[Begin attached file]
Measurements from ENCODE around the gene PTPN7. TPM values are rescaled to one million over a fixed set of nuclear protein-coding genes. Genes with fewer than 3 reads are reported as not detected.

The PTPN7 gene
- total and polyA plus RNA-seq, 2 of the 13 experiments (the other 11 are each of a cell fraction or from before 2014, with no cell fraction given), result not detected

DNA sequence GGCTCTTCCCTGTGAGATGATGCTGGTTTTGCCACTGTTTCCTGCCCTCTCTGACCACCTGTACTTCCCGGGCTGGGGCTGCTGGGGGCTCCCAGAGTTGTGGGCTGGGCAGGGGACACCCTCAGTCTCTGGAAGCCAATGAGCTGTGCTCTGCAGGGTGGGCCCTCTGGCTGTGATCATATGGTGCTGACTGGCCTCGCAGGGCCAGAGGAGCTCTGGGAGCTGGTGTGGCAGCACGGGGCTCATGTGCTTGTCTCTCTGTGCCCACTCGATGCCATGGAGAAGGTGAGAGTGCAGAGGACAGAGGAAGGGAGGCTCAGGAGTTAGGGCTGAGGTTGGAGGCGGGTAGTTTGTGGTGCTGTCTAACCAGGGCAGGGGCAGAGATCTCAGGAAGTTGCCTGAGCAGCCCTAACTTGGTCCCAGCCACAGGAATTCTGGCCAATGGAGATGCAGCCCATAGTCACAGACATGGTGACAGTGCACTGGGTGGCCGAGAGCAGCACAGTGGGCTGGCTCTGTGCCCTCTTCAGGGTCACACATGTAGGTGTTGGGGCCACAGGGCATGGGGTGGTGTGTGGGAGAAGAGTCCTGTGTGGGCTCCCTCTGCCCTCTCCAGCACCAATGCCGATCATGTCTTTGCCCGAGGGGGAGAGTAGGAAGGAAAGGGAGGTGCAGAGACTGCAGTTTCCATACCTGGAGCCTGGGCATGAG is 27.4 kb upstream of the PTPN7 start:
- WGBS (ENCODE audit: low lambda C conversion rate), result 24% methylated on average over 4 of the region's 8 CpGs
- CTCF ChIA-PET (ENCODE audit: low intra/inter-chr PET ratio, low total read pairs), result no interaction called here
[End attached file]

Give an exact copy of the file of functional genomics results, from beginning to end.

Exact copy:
Measurements from ENCODE around the gene PTPN7. TPM values are rescaled to one million over a fixed set of nuclear protein-coding genes. Genes with fewer than 3 reads are reported as not detected.

The PTPN7 gene
- total and polyA plus RNA-seq, 2 of the 13 experiments (the other 11 are each of a cell fraction or from before 2014, with no cell fraction given), result not detected

DNA sequence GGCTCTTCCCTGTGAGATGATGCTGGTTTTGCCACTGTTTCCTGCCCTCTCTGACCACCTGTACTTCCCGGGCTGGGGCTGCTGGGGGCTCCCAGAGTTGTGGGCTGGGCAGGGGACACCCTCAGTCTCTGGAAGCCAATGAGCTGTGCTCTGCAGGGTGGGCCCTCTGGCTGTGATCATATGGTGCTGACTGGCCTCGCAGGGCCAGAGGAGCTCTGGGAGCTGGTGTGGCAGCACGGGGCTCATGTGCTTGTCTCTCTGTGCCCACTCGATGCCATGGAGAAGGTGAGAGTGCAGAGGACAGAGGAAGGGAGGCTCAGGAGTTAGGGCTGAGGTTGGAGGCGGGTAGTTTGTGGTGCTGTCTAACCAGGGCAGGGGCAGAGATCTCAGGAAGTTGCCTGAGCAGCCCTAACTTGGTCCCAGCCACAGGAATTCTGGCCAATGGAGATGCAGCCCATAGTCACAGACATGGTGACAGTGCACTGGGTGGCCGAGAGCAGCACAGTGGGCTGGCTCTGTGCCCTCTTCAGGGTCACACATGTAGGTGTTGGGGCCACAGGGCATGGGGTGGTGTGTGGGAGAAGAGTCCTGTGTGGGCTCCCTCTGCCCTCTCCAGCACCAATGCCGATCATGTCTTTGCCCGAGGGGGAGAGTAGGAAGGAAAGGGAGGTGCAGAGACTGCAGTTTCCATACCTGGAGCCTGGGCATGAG is 27.4 kb upstream of the PTPN7 start:
- WGBS (ENCODE audit: low lambda C conversion rate), result 24% methylated on average over 4 of the region's 8 CpGs
- CTCF ChIA-PET (ENCODE audit: low intra/inter-chr PET ratio, low total read pairs), result no interaction called here